CHARLES  MONTGOMERY; SUNDAY,  NOV 10, 2013 11:30 AM PST
The below article is reproduced from Salon.com as is because it is a must read for everyone & anyone who wants to see real time proof of the devastation being caused by Wal-Mart and similar big box stores, who simply decimate the economy of almost every community that they move into.
Excerpted from "Happy  City"
Jobs, Money, and Geometry
Most of us agree that development that provides employment and tax revenue is good for cities. Some even argue that the need for jobs outweighs aesthetic, lifestyle, or climate concerns—in fact, this argument comes up any time Walmart proposes a new megastore near a small town. But a clear-eyed look at the spatial economics of land, jobs, and tax regimes should cause anyone to reject the anything-and-anywhere-goes development model. To explain, let me offer the story of an obsessive number cruncher who found his own urban laboratory quite by chance.

 Joseph Minicozzi, a young architect raised in upstate New York, was on a cross-country motorcycle ride in 2001 when he got sidetracked in the Appalachian Mountains. He met a beautiful woman in a North Carolina roadside bar and was smitten by both that woman and the languid beauty of the Blue Ridge region. Now they share a bungalow with two dogs in the mountain town of Asheville.

Asheville is, in many ways, a typical midsize American city, which is to say that its downtown was virtually abandoned in the second half of the twentieth century. Dozens of elegant old structures were boarded up or encased in aluminum siding as highways and liberal development policies sucked people and commercial life into dispersal. The process continued until 1991, when Julian Price, the heir to a family insurance and broadcasting fortune, decided to pour everything he had
into nursing that old downtown back to life. His company, Public Interest Projects, bought and renovated old buildings, leased street-front space out to small businesses, and rented or sold the lofts above to a new wave of residential pioneers. They coached, coddled, and sometimes bankrolled entrepreneurs who began to enliven the streets. First came a vegetarian restaurant, then a bookstore, a furniture store, and the now-legendary nightclub, the Orange Peel.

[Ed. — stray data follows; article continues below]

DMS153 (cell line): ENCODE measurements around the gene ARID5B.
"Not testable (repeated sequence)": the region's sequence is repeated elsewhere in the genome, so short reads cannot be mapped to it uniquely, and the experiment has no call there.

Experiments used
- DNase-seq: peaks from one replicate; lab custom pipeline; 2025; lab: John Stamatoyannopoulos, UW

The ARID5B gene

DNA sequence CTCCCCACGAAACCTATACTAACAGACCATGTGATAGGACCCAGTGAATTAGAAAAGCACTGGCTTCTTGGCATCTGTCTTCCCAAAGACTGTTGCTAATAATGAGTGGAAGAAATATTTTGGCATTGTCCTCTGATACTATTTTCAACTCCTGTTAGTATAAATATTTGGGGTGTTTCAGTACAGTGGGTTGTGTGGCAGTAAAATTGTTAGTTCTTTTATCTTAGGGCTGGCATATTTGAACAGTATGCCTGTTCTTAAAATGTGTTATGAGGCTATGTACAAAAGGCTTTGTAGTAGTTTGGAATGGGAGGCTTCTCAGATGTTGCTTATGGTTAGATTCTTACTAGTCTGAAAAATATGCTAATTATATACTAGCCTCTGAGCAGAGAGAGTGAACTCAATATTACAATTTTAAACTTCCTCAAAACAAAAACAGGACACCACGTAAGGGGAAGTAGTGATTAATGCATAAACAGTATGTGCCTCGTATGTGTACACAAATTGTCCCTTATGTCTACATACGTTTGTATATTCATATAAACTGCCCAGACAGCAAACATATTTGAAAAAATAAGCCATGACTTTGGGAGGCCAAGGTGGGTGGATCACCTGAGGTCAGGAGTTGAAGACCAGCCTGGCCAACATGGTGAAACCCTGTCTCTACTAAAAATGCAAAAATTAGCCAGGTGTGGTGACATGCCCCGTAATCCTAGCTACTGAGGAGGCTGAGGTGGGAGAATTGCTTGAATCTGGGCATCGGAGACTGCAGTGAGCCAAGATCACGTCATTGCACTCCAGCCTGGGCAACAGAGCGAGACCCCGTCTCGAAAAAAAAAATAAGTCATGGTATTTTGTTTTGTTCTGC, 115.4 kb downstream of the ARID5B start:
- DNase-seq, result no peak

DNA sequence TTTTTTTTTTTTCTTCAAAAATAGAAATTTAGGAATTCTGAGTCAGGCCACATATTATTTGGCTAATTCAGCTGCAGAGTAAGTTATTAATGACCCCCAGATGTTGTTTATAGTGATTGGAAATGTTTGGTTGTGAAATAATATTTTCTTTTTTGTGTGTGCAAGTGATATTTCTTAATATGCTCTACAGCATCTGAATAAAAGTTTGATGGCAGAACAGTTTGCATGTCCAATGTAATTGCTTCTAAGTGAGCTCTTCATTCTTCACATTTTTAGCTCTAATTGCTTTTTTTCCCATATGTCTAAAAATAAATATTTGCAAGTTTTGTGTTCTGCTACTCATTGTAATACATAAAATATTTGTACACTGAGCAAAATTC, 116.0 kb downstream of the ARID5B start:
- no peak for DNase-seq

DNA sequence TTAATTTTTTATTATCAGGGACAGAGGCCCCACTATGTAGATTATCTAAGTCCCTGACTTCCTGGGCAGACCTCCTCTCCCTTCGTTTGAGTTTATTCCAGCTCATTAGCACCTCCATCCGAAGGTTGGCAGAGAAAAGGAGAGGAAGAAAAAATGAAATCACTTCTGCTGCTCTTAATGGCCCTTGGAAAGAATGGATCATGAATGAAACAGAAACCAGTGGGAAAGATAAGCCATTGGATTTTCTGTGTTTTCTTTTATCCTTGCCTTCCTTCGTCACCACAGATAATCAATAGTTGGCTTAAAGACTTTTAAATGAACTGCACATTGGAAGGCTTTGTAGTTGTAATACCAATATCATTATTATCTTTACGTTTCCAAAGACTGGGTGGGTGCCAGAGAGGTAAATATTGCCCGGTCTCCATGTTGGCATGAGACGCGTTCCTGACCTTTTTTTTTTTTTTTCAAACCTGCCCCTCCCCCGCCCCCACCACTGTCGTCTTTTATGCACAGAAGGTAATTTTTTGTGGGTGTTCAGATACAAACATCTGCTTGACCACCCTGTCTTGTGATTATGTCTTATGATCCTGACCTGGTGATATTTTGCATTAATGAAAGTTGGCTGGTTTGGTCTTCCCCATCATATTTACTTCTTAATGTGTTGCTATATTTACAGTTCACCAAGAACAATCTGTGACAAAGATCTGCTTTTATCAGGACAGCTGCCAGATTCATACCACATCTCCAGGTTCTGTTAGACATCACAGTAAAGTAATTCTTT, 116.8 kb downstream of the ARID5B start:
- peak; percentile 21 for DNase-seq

When Price died in 2001, the downtown was starting to show signs of life, but his successor, Pat Whelan, and his new recruit, Minicozzi, still had to battle the civic skeptics. Some city officials saw such little value in downtown land that they planned to plunk down a prison right in the middle of a terrain that was perfect for mixed-use redevelopment. The developers realized that if they wanted the city officials to support their vision, they needed to educate them—and that meant offering them hard numbers on the tax and job benefits of revitalizing 
downtown. The numbers they produced sparked a eureka moment among the city’s accountants because they insisted on taking a spatial systems approach, similar to the way farmers look at land they want to put into production. The question was simple: What is the production yield for every acre of land? On a farm, the answer might be in pounds of tomatoes. In the city, it’s about tax revenues and
jobs.